Before he got on the big yellow-and-blue bus that bore his name, Pete Buttigieg ironed his shirt in his hotel room. His tour across Iowa this week comes at the beginning of the school year, and as kids around the country were boarding buses of their own, they must have felt a similar apprehension. As Buttigieg climbed aboard, everybody stared at the new kid as he tried to find the right place to sit.
From the beginning, Buttigieg’s rise in the Democratic presidential primary has been rooted in media exposure. So it was fitting that the South Bend, Ind., Mayor launched the latest phase of his campaign the same way he launched the first one: by courting the news media with a level of access unmatched by any other candidate.
The four-day, on-the-record bus tour with reporters, modeled off Senator John McCain’s “Straight Talk Express,” demonstrated his campaign’s understanding of a central rule of politics: the press are like hyenas, happiest when fed, and avoiding engagement with them can turn an already adversarial relationship into a hostile one. In a primary that will likely be decided by personality attributes as much as policy preferences, the bus tour was a chance to show the press (and, by extension, the voters) what kind of guy he was.
The bus was arranged like a living room, with leather seats and ice buckets filled with beer and lime-flavored spiked seltzer. The lights were surrounded with marbled glass sconces and the sinks were made of frosted glass. In the bathroom, a small bronze sign requested that guests avoid putting “solid waste” in the “commode.”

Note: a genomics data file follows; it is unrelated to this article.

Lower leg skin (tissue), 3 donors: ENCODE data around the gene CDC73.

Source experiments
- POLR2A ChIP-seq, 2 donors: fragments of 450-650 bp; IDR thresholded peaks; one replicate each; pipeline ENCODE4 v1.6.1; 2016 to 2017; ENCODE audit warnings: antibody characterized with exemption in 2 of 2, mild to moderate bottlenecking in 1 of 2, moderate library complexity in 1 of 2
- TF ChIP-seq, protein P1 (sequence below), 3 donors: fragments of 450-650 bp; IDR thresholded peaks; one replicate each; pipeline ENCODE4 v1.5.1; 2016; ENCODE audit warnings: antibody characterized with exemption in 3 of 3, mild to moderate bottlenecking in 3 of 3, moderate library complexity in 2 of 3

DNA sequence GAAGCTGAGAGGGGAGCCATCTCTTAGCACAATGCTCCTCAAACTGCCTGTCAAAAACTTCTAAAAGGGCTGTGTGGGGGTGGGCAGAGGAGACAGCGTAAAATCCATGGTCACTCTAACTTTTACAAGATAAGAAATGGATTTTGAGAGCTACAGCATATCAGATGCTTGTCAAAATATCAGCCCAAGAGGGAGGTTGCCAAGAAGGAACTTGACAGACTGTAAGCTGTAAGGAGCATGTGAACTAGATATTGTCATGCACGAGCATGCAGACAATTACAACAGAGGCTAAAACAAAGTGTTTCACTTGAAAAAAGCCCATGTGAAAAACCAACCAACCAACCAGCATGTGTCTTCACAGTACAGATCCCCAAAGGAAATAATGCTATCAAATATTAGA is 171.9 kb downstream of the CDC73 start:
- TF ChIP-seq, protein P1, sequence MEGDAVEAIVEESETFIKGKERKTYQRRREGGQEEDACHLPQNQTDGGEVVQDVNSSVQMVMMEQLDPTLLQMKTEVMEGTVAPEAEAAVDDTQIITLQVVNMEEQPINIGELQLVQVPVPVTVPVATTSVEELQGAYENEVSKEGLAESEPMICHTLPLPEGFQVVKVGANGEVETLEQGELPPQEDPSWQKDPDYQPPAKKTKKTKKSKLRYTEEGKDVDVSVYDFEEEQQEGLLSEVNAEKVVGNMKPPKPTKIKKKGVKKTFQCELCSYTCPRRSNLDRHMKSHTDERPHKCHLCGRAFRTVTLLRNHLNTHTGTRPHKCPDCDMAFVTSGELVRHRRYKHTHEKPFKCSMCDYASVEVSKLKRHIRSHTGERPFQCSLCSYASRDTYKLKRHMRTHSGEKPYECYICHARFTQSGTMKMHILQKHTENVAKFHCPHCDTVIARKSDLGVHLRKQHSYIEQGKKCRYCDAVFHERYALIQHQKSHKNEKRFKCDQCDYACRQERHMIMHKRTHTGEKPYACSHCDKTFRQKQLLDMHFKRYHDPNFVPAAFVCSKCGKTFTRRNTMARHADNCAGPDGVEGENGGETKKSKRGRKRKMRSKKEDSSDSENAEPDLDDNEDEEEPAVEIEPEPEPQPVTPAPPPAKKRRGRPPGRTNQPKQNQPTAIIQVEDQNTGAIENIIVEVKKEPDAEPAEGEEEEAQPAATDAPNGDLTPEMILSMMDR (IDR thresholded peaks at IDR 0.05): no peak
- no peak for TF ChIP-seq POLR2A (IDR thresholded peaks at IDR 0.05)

The venue played to Buttigieg’s strengths. Unlike Elizabeth Warren, who loves translating her policies into plain English, or Bernie Sanders, who has given different versions of the same rousing speech since 2016, or former Vice President Joe Biden, who is most at home riffing off old anecdotes, Buttigieg does best in conversation. As the bus hurtled past cornfields and wind turbines, Buttigieg was game and pleasant, answering questions about everything from the whistleblower complaint enveloping President Trump to the state of the race (only one in five Iowans have made up their mind, he noted) to the leftward tilt of the party (“most voters want to know that you are a capitalist as well as a progressive”).
But on the day TIME joined the tour, the questions were often personal. He talked about his favorite road snacks (pickle bites), whether he and his husband plan to have kids (“Chasten’s ready to be a dad…I’m ready but not as ready as he is”), and what jobs he would do if he doesn’t get elected President of the United States. (One was a truck driver, because on long-haul drives he could “listen to a lot of content” and “learn languages and talk to people.”) He said if Al Gore had won the 2000 election, American politics would have gone on such a different trajectory that he would probably be “happily living as a literary critic at some university” instead of running for President.